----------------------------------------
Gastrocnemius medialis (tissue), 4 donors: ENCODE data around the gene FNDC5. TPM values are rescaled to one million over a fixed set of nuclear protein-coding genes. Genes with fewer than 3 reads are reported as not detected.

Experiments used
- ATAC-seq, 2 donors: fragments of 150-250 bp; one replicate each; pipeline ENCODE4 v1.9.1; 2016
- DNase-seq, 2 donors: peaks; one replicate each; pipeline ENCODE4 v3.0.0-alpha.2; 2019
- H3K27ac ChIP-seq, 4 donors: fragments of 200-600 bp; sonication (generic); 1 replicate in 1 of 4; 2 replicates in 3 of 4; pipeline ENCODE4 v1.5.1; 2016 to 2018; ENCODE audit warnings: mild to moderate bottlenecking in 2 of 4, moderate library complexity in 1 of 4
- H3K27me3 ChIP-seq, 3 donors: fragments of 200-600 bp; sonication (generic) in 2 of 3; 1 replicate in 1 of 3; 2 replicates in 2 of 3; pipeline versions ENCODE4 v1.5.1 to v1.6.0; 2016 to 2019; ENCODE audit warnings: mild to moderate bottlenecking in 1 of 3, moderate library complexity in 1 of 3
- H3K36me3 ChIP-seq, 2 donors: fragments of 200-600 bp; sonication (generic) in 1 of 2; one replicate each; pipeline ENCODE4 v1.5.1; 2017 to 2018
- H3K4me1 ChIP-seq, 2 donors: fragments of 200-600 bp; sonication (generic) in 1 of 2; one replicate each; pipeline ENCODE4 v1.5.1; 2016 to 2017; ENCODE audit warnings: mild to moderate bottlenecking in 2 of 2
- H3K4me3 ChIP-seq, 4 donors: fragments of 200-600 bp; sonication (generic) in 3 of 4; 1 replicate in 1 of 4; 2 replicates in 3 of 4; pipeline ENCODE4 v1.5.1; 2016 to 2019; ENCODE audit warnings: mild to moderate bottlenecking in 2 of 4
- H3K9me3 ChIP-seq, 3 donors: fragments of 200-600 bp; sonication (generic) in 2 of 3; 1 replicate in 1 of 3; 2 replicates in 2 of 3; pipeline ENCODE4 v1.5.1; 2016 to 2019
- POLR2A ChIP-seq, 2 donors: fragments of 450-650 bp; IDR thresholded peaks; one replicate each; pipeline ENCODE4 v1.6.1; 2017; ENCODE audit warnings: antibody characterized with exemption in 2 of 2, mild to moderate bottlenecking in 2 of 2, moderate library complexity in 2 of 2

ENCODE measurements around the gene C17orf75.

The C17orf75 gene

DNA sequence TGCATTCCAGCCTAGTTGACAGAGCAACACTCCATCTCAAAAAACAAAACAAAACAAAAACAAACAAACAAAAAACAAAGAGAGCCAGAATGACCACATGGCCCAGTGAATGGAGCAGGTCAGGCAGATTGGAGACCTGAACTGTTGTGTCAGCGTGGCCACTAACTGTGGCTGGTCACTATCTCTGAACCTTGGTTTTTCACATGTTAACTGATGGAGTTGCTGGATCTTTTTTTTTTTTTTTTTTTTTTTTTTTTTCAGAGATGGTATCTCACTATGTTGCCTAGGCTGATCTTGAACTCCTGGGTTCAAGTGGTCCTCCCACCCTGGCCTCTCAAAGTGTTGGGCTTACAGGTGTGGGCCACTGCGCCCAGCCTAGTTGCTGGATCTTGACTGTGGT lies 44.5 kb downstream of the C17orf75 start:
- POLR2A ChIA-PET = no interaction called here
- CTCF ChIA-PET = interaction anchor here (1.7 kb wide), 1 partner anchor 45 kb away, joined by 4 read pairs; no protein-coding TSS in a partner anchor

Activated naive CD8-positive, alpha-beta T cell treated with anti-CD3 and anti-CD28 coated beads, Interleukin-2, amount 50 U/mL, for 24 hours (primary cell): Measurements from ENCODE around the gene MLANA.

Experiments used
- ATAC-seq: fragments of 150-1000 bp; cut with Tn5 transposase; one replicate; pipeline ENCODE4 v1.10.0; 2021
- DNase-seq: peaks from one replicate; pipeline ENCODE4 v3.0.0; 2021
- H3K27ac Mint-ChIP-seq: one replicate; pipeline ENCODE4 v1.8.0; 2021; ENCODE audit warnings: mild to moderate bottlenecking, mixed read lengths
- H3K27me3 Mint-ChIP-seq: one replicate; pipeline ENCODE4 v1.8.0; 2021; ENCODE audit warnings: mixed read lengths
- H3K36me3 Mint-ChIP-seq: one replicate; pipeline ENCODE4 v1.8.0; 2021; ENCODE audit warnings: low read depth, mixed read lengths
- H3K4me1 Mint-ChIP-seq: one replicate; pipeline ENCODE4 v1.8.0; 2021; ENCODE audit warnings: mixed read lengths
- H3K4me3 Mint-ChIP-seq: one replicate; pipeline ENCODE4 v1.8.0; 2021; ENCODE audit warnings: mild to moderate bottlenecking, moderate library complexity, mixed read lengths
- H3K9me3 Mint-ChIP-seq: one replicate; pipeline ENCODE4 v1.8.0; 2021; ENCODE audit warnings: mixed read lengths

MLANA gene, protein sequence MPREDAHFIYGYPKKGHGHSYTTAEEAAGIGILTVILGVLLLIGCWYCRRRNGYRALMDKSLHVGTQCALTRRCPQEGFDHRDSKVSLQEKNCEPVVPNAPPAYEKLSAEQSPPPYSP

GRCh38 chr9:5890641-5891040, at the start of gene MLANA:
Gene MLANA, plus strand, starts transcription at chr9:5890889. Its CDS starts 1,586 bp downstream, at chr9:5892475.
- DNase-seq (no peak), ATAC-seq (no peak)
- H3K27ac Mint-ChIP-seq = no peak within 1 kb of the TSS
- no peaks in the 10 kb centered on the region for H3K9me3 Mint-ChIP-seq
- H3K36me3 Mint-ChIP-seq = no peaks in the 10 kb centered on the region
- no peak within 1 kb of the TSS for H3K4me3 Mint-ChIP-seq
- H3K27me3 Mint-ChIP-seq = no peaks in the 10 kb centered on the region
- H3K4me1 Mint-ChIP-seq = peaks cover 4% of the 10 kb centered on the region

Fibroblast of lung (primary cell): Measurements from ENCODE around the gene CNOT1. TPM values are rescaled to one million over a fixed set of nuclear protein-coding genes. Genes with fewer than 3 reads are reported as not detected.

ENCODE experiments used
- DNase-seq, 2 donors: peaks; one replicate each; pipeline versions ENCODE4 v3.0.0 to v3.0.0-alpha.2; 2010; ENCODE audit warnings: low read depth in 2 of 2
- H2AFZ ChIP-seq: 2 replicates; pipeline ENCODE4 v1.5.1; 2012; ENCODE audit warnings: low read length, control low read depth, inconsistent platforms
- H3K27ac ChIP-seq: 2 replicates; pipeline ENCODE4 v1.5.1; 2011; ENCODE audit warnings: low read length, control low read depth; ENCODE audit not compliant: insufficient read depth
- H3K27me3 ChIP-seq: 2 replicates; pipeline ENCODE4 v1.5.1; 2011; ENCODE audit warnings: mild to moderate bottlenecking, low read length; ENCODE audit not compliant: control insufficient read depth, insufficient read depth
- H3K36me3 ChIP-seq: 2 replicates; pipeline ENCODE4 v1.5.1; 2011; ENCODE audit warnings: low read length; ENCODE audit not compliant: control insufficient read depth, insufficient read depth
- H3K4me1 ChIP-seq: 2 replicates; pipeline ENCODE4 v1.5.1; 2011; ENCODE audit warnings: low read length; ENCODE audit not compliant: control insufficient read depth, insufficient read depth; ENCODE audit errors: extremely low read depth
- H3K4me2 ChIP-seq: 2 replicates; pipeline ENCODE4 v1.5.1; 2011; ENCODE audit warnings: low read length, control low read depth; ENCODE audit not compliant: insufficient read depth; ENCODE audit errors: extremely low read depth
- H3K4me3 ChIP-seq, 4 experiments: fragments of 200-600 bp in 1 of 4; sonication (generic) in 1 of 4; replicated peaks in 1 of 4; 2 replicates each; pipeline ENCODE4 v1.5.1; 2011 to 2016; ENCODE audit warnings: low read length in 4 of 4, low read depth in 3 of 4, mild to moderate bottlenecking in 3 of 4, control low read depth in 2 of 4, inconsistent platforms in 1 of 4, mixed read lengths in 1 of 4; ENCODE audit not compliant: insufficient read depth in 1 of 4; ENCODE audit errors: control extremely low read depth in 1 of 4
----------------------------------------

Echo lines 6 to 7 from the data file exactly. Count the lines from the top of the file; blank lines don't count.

- H3K27me3 ChIP-seq, 3 donors: fragments of 200-600 bp; sonication (generic) in 2 of 3; 1 replicate in 1 of 3; 2 replicates in 2 of 3; pipeline versions ENCODE4 v1.5.1 to v1.6.0; 2016 to 2019; ENCODE audit warnings: mild to moderate bottlenecking in 1 of 3, moderate library complexity in 1 of 3
- H3K36me3 ChIP-seq, 2 donors: fragments of 200-600 bp; sonication (generic) in 1 of 2; one replicate each; pipeline ENCODE4 v1.5.1; 2017 to 2018